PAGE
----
Cost budgeting


Cost budgeting involves aggregating the estimated costs of individual schedule activities or work packages to establish a total cost baseline for measuring project performance.

Although the project manager may be able to calculate a total budget based on assigned resources early in the project, it is important to determine when money will be spent during the project life cycle. The timing of these planned costs will require other parts of the organization to coordinate so that the costs can be properly funded and paid for on a timely basis.

Cost budgeting occurs after cost estimating. Many projects start with a total budget before the specifics of a project are defined, but in many cases, these preset budgets may be reconsidered after cost estimation occurs. Cost budgets are also frequently adjusted in response to other project management processes, illustrating the iterative nature of the project management process.

On some projects of smaller scope, cost estimating and cost budgeting are so tightly linked that they are viewed as a single process that can be performed by a single person over a relatively short period of time. There are distinct processes being applied, however, as the inputs, tools and techniques and outputs for each are different. Early scope definition is critical to both processes, as the ability to influence project cost is greatest at the early stages of the project.

Cost budgeting involves summing the estimated costs of the work activities at the work package level or higher, depending on the needs of the project and the policies of the performing organization. If bottom-up estimation was used to estimate activity costs, a time-phased budget at the activity level can be produced by allocating the activities' costs to the time periods in which the project schedule says the activities will take place. Rolling activity costs up to the work package level is then straightforward.

Baseline spend curve

The baseline S-curve shows the total planned cumulative expenditure, period by period throughout the duration of the project. At the planned end date of the project, the cumulative cost reaches the full budget amount, known as budget at completion (BAC).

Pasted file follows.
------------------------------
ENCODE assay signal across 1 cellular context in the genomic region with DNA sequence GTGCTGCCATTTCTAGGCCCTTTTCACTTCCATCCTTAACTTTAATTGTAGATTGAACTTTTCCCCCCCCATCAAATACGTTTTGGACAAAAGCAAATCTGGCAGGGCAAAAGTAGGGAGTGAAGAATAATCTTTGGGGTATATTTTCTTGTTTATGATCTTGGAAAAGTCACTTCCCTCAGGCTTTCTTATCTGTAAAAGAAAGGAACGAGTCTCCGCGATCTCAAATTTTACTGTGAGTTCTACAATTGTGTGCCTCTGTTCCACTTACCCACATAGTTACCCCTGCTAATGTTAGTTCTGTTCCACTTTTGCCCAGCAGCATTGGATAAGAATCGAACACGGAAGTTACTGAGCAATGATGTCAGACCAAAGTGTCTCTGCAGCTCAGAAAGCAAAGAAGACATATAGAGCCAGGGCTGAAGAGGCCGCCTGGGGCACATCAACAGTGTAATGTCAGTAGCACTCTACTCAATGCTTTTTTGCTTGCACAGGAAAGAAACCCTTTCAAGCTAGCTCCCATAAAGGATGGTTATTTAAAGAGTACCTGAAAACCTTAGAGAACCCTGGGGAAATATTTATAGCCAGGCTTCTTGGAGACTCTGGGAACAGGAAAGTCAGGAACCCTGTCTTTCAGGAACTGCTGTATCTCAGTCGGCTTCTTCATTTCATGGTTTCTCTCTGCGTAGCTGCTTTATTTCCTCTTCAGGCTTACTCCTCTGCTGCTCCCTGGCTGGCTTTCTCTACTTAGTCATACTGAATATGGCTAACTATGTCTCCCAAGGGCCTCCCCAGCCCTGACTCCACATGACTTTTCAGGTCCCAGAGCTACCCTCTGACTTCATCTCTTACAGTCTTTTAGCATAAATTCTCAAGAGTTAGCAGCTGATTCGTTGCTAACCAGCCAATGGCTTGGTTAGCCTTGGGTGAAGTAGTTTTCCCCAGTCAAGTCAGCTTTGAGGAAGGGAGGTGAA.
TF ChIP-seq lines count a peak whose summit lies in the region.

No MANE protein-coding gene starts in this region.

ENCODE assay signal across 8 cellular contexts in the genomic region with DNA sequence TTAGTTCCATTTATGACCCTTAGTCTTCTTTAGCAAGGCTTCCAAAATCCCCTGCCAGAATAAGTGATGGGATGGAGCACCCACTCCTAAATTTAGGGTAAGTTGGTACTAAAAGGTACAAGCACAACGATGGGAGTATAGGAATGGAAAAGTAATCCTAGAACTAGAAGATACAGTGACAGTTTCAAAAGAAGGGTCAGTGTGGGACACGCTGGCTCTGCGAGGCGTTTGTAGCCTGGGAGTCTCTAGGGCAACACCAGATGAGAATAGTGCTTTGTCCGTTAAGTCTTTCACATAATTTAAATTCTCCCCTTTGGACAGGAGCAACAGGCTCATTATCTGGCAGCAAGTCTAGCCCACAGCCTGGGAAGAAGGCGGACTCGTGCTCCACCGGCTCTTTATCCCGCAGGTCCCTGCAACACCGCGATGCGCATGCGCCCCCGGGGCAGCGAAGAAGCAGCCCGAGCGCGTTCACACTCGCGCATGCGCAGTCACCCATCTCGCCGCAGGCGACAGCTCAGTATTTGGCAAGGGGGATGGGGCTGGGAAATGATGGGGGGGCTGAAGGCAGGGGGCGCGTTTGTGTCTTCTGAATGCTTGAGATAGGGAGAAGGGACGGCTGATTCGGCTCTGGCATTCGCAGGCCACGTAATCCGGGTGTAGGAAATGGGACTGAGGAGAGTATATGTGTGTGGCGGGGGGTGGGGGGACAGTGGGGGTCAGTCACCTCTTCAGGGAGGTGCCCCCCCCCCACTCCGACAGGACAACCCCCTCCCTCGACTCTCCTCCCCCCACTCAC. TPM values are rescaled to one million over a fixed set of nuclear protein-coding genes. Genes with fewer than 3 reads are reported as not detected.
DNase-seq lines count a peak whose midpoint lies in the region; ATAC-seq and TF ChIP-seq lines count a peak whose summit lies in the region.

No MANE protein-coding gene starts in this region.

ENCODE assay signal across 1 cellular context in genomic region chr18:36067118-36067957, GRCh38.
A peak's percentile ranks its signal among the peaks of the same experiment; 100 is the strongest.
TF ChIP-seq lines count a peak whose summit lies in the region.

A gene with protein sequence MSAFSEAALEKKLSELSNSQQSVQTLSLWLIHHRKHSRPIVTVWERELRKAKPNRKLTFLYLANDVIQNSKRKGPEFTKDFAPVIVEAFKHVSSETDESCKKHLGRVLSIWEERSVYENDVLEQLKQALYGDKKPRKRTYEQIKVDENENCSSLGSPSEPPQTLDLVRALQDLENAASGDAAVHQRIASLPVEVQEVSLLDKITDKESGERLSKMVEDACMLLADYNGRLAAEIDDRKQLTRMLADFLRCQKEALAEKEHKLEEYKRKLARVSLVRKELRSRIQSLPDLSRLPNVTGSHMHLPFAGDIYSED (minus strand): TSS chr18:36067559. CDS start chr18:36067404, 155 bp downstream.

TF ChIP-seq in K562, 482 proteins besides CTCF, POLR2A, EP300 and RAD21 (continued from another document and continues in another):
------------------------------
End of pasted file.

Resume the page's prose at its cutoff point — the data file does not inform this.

In the simplified example below, a project consisting of 6 tasks is shown. Tasks are labeled A through F, and each is associated with a cost. The network diagram at the bottom illustrates the dependencies among the tasks.

  • At the end of time period 1, task A has completed, so the cost expended after period 1 is $10.

  • At the end of time period 2, tasks B and C have also completed, so the cost expended after period 2 is ($10 + $25 + $20) = $55.

  • At the end of period 3, tasks D and E have also completed, so the cost expended after period 3 is ($55 + $15 + $45) = $115.

  • At the end of period 4, task F has completed, so the cost expended after period 4, the end of the project, is ($115 + $25) = $140. This is the budget at completion, as it represents the planned cumulative costs to be expended on the project.



As project performance information is periodically collected, the comparison of actual costs to the planned budget baseline will provide vital information concerning the health of the project. Summarizing both values using this cumulative cost graph technique provides a quick visual indicator of any problems in managing project costs. This will be discussed further in the context of the Cost Control process.

Cost budgeting process inputs

  • Project scope statement
  • The project scope statement describes any funding constraints, such as required fiscal year boundaries and other funding cycles that limit the acquisition and expenditure of funds.

  • Work breakdown structure (WBS)
  • The WBS provides the relationship between project components and project deliverables. This provides the structure for the aggregation of costs used for budgeting, monitoring, and control.

  • WBS dictionary
  • The WBS dictionary, the companion document to the WBS, contains the details for each component, includes a code or account identifier, statement of work, responsible organization, and a list of milestones. Other information can include a list of associated schedule activities, resources required, and an estimate of cost.

  • Activity cost estimates
  • The activity cost estimates represent the cost data that will form the basis of the amounts in the cost budget.

  • Supporting detail for activity cost estimates
  • The supporting detail for the activity cost estimate describes how the estimates were formed and provides the basis for determining the accuracy of the estimates. The degree of uncertainty in the estimates will be used to gauge how much additional funding may be necessary to cover estimating errors.